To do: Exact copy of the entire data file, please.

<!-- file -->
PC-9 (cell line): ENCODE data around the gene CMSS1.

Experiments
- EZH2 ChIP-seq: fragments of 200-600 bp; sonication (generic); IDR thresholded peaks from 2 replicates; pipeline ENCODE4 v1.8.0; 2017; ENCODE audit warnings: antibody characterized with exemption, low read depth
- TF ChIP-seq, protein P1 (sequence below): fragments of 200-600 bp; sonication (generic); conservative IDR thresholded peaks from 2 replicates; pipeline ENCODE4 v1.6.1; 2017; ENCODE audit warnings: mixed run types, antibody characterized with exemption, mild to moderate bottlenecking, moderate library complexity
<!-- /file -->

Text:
PC-9 (cell line): ENCODE data around the gene CMSS1.

Experiments
- EZH2 ChIP-seq: fragments of 200-600 bp; sonication (generic); IDR thresholded peaks from 2 replicates; pipeline ENCODE4 v1.8.0; 2017; ENCODE audit warnings: antibody characterized with exemption, low read depth
- TF ChIP-seq, protein P1 (sequence below): fragments of 200-600 bp; sonication (generic); conservative IDR thresholded peaks from 2 replicates; pipeline ENCODE4 v1.6.1; 2017; ENCODE audit warnings: mixed run types, antibody characterized with exemption, mild to moderate bottlenecking, moderate library complexity